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How will the promoted teams fare in the Premier League?


Since the current format of the Premier League was established in 1995 there has only been one season – 1997/98 – when the three promoted clubs all went straight back down, so it’s fair to expect that at least one of this year’s arrivals will avoid the drop.

We’ve examined the data from last season’s Championship to assess each club’s survival prospects.


Aston Villa

Continuity of personnel could be an issue for Villa and with current boss Dean Smith having only joined last October they’re surely still a work in progress.

They’re set to return to the top-flight without four of their most-used 11 players from last season including their main goal threat – 26-goal striker Tammy Abraham.

With Chelsea under a transfer ban they’re unlikely to let one of their few proven forwards depart, so the goalscoring burden will fall on his less prolific strike partner Jonathan Kodjia and new signing Wesley, who will need to adapt quickly from the less-demanding environment of the Belgian top-flight.



Defence could prove to be even more of a problem for Smith, with his charges having only kept 12 clean sheets in the Championship last term – around five fewer than the average promoted side in recent years.

This vulnerability at the back was particularly noticeable in big games – Villa only won two of their 10 matches against the rest of the final top six and conceded 19 goals in eight encounters with the eventual top four.

They also had to recover over a third of their points – 29 out of 76 – from losing positions, which won’t be as easy against top-flight opponents, and dropped 23 from winning positions. Unless Villa can tighten things up over the summer, they could in for a sobering campaign.

Verdict: The least likely of the three to survive thanks to a porous defence and an ongoing squad rebuild. Perhaps promotion came a year too soon.



While the Canaries’ 13 clean sheets last season is almost as concerning as Villa’s 12, they can at least be optimistic of troubling their opponents at the other end of the pitch.

Daniel Farke’s side only failed to score in three of their 46 league games last season, the lowest number of blanks drawn in the division, and the average of 5.5 shots on target they fired in per match was also the best in the second tier.

Unlike Villa, they’ve been able to retain the services of their chief attacking weapon, Teemu Pukki, who topped the charts with 29 goals and will surely be their main attacking outlet once more.



Should Pukki suffer an injury – or just need a rest – then Farke will have to hope that new signing Josip Drmic is capable of another season like his first in the Bundesliga – when he netted 17 goals – rather than the subsequent five in which he has only notched 14 more times in total.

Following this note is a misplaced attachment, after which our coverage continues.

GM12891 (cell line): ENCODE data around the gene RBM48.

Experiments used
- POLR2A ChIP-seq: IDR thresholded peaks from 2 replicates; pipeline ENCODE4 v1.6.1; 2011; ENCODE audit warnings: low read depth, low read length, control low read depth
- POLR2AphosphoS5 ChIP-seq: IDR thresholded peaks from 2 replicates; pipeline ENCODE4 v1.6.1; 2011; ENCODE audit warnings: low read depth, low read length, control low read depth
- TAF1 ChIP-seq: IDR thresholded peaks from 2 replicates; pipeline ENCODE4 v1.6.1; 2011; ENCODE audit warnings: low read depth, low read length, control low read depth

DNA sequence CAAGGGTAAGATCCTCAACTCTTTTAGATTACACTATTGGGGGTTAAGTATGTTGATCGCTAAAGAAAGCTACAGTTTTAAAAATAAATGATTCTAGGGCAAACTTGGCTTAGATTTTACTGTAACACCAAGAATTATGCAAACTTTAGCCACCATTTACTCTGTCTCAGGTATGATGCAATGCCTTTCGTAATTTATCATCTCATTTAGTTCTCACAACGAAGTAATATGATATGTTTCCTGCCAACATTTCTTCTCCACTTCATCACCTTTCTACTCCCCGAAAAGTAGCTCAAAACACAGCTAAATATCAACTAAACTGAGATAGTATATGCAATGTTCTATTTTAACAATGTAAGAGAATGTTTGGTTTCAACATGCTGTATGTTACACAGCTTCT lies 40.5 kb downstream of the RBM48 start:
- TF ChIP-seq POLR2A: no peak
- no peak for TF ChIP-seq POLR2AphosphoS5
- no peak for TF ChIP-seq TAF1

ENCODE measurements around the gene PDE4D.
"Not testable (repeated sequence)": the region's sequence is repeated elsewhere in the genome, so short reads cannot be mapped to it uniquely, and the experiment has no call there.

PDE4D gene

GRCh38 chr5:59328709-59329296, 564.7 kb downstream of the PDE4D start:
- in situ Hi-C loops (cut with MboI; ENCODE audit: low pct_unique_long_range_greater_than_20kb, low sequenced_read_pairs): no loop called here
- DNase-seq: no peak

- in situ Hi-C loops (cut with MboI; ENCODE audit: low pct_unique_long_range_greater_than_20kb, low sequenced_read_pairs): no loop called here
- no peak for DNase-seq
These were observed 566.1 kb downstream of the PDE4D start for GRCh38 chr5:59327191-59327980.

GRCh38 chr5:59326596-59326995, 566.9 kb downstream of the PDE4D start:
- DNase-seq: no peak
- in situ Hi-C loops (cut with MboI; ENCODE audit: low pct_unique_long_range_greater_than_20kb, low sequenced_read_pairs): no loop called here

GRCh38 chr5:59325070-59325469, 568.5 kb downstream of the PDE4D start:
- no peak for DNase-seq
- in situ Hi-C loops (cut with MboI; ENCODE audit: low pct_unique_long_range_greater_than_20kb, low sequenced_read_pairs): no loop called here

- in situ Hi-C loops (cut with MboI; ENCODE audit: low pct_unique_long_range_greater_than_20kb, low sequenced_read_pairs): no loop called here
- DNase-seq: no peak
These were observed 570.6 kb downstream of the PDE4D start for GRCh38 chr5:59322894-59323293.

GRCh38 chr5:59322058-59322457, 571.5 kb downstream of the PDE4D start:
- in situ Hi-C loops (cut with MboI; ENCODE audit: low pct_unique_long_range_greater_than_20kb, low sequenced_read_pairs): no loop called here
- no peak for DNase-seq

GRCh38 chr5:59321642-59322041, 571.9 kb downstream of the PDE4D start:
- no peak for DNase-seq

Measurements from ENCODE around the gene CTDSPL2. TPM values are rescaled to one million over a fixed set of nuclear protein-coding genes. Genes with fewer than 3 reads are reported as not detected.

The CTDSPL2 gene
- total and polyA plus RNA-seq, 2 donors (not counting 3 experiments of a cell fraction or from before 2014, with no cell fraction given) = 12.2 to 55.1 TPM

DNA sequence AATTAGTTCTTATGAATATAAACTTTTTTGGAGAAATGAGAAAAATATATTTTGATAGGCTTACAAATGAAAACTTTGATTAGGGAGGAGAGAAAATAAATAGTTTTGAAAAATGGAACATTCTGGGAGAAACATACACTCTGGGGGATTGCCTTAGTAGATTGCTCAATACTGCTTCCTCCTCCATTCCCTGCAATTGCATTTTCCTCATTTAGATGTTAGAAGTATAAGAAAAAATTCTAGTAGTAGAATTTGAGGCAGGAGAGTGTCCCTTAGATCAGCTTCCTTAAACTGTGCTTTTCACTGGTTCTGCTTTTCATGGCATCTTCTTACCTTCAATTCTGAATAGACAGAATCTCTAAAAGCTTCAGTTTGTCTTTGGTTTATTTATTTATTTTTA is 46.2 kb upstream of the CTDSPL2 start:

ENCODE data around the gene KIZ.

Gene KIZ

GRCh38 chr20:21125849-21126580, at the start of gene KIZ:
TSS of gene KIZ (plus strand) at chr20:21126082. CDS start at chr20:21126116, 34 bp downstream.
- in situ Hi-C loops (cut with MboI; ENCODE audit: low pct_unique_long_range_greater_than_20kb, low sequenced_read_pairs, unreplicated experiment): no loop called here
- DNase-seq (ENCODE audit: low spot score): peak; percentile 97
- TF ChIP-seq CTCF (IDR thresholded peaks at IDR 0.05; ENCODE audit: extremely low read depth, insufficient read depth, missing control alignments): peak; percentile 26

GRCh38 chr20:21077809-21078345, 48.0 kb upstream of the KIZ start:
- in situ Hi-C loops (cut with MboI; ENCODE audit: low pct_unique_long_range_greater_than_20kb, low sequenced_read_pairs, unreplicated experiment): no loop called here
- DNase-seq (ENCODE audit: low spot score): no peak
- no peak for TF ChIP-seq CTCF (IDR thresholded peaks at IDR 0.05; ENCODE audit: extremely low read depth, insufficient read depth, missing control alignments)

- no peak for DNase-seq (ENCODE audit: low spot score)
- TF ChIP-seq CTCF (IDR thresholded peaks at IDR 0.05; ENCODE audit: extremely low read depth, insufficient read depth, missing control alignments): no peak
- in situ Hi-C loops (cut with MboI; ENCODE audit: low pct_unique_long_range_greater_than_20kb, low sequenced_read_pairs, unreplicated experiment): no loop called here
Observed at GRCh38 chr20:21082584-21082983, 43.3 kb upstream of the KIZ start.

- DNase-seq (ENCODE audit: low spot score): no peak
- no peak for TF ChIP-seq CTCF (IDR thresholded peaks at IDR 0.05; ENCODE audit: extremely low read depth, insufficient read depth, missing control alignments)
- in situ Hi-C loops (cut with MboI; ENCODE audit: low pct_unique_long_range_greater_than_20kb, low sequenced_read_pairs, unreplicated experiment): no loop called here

Where Norwich had more in common with Villa last term was a worrying inconsistency when facing the rest of the Championship top six, against whom they recorded just three wins from a possible 10 and conceded more goals than they scored.

None of those 10 matches saw the Canaries keep a clean sheet, so it’s likely that some defensive upgrades will be necessary to complement their impressive attack.

Verdict: Scoring goals shouldn’t be a problem if Plan A works, but keeping their opponents from doing the same may be a challenge unless they shore up the defence.


Sheffield United

Of the three promoted sides, only the Blades can be optimistic of a respectable defensive record, having kept a far more impressive 21 clean sheets last term. Key to this was their resilience at the back, with just 29% of the shots they faced finding the target and only 7.7% finding their net – both among the lowest in the division.

Assuming they can re-loan Dean Henderson from Manchester United, the same well-drilled defensive unit could be crucial to their survival.

A strong back-line meant they rarely found themselves behind: they trailed for less than 10% of their minutes on the pitch last season – around half as long as Villa or Norwich did – and that resilience could well make the difference.



They also won five of their 10 matches against the rest of the eventual top six – as many as the other two promoted sides combined – which suggests they have the character to handle big games.

One area which might trip them up, however, is squad depth, as they secured promotion with a far smaller core group of players than the other two sides. Only 13 of Chris Wilder’s players featured for at least 1,000 league minutes last season, which was the joint-fewest in the division.

While a small, tight-knit group of players has its benefits, the demands of the Premier League bring with them an increased risk of injuries and fatigue that could disrupt a small squad.



The Blades’ two main goal threats last term could be particularly susceptible to the intensity of top-flight football, with Billy Sharp turning 34 this year and David McGoldrick 32, so the addition of another forward player to lighten their load would be advisable.

With the Blades creating fewer chances and drawing more blanks than the other two promoted teams, the rumoured capture of Neal Maupay from Brentford – who outscored Sharp in the second tier last term – would fit the bill perfectly.

Verdict: Assuming they recruit well – particularly up front – then they look the best equipped to survive.

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